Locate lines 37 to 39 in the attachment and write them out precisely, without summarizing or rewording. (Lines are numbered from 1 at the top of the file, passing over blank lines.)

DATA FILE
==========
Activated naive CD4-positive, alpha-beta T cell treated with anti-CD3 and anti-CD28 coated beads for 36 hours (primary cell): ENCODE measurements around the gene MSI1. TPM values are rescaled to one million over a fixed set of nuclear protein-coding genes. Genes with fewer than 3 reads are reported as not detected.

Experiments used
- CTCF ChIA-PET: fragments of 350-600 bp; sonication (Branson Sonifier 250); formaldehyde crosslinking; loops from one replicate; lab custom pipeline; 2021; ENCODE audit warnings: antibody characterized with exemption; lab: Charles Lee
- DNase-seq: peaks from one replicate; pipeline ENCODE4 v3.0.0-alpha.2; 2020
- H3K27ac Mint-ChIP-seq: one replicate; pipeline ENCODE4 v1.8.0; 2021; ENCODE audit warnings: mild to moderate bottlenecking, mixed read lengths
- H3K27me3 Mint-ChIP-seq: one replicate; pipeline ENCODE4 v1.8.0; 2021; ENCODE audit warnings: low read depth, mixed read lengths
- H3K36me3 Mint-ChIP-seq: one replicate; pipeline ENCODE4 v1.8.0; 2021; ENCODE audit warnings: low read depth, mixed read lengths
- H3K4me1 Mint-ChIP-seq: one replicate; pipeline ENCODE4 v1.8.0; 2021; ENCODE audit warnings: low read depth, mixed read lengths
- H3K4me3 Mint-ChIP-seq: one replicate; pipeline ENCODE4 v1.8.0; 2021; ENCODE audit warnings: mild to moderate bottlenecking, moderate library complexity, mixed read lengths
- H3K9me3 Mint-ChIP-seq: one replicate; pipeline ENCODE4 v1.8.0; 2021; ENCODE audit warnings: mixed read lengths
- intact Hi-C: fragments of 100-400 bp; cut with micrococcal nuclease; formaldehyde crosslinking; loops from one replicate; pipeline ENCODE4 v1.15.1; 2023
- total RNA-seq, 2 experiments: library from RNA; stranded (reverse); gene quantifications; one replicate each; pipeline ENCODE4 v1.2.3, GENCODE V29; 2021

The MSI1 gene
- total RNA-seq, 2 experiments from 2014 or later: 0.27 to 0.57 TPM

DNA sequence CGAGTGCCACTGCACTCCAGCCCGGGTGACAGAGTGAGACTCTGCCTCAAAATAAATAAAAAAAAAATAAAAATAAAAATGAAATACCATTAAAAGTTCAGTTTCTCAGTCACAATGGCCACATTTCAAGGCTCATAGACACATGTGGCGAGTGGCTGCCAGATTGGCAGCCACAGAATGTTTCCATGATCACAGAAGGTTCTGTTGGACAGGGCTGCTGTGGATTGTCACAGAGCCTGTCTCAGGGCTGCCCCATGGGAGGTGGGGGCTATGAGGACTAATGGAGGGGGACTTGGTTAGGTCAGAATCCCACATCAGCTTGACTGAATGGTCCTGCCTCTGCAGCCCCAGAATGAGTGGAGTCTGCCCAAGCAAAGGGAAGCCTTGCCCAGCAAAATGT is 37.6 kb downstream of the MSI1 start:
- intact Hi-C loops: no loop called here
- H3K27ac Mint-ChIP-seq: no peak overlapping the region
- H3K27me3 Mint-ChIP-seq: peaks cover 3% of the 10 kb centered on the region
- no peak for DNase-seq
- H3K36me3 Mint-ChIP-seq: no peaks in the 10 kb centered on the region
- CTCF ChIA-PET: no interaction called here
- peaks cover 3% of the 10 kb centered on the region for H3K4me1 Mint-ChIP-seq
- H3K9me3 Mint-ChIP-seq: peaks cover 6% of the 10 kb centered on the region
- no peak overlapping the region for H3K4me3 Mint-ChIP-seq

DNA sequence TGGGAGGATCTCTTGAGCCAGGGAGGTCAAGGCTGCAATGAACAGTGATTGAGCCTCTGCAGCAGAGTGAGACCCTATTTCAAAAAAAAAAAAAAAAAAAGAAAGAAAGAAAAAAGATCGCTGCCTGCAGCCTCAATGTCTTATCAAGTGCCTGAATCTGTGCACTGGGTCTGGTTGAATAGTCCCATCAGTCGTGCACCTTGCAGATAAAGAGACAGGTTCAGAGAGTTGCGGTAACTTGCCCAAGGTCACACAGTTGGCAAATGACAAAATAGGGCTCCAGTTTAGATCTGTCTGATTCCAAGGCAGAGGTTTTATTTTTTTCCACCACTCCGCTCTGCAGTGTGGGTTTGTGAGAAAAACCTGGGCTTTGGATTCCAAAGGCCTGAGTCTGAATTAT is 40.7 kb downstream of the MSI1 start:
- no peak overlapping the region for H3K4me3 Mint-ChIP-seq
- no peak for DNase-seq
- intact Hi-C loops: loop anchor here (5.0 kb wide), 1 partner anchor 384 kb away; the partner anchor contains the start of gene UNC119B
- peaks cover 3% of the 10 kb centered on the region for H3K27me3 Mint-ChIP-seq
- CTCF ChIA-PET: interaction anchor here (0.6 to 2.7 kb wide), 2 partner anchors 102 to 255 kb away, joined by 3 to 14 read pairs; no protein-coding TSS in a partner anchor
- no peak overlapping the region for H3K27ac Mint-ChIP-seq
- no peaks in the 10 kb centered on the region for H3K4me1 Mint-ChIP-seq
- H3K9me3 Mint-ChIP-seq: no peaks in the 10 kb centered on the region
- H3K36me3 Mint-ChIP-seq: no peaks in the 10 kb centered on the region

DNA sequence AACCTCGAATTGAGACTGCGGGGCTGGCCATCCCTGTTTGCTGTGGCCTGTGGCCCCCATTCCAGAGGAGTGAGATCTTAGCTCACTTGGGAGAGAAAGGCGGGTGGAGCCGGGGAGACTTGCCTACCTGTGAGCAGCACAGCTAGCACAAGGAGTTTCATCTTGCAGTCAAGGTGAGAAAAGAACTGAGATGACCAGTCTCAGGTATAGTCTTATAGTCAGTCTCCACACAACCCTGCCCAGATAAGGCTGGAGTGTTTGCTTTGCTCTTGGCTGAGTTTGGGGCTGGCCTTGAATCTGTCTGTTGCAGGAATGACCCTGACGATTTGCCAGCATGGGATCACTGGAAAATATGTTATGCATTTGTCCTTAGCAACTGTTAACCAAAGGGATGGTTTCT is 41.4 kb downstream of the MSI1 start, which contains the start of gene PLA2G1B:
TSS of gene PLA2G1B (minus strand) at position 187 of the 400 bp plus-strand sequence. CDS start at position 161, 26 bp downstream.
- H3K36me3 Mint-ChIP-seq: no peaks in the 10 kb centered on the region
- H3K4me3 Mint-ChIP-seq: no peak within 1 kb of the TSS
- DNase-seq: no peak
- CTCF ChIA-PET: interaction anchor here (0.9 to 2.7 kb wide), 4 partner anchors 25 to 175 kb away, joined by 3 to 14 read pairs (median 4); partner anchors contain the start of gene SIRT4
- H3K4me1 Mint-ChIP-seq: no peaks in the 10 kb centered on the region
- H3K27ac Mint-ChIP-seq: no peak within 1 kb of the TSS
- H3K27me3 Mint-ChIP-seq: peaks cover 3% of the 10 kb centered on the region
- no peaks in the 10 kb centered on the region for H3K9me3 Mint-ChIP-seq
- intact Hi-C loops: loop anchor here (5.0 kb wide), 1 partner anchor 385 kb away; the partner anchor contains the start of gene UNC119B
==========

- H3K36me3 Mint-ChIP-seq: no peaks in the 10 kb centered on the region
- H3K4me3 Mint-ChIP-seq: no peak within 1 kb of the TSS
- DNase-seq: no peak